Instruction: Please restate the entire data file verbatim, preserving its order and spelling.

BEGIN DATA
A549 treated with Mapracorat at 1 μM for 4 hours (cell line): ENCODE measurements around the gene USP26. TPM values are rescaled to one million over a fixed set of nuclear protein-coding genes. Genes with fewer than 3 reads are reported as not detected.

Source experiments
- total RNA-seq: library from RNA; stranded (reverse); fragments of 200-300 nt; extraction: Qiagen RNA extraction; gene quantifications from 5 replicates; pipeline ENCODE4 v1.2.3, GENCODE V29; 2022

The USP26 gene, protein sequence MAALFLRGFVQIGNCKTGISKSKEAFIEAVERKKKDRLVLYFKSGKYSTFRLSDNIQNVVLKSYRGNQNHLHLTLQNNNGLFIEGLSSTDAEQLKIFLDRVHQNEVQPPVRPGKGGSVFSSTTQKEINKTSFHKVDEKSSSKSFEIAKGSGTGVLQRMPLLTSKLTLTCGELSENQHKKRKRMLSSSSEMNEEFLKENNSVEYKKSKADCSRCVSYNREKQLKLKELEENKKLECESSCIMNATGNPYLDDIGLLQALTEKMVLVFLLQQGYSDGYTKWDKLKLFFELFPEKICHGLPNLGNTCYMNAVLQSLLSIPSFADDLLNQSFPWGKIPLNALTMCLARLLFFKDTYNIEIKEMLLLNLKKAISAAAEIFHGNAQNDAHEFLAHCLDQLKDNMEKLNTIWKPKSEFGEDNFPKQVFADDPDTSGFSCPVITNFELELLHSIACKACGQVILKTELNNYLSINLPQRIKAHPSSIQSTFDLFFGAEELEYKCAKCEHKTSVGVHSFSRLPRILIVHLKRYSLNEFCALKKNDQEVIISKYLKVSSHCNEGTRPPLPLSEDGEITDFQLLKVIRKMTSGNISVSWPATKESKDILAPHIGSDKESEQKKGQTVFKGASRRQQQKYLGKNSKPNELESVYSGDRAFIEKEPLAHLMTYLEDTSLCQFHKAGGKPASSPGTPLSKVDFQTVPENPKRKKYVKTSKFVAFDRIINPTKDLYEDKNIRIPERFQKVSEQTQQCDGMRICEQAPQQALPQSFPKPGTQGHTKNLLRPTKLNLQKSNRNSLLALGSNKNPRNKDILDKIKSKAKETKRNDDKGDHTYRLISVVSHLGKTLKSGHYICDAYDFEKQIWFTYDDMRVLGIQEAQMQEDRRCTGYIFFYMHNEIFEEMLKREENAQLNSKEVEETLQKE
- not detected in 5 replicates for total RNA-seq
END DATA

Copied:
A549 treated with Mapracorat at 1 μM for 4 hours (cell line): ENCODE measurements around the gene USP26. TPM values are rescaled to one million over a fixed set of nuclear protein-coding genes. Genes with fewer than 3 reads are reported as not detected.

Source experiments
- total RNA-seq: library from RNA; stranded (reverse); fragments of 200-300 nt; extraction: Qiagen RNA extraction; gene quantifications from 5 replicates; pipeline ENCODE4 v1.2.3, GENCODE V29; 2022

The USP26 gene, protein sequence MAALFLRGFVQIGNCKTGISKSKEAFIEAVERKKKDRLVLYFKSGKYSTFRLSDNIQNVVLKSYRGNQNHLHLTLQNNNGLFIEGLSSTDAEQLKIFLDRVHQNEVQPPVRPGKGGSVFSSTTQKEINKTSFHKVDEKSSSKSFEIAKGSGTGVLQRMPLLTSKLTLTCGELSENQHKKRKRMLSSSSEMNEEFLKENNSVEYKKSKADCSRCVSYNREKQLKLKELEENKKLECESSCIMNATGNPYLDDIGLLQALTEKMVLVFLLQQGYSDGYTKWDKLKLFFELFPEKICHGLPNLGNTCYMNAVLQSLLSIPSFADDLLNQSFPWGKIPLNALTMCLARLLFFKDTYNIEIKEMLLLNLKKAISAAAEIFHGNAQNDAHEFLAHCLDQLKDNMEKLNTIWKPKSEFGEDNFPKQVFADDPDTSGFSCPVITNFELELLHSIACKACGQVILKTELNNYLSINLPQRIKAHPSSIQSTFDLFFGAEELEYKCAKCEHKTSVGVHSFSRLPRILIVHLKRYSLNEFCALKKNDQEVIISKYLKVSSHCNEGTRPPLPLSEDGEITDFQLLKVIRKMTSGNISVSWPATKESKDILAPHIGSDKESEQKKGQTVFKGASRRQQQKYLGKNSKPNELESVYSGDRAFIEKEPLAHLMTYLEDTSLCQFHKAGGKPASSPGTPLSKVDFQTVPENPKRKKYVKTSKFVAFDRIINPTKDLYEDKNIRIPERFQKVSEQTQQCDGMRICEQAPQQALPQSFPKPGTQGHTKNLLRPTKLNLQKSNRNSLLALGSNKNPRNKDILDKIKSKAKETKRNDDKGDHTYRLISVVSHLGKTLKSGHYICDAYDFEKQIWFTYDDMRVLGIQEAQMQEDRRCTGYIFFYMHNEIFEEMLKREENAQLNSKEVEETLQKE
- not detected in 5 replicates for total RNA-seq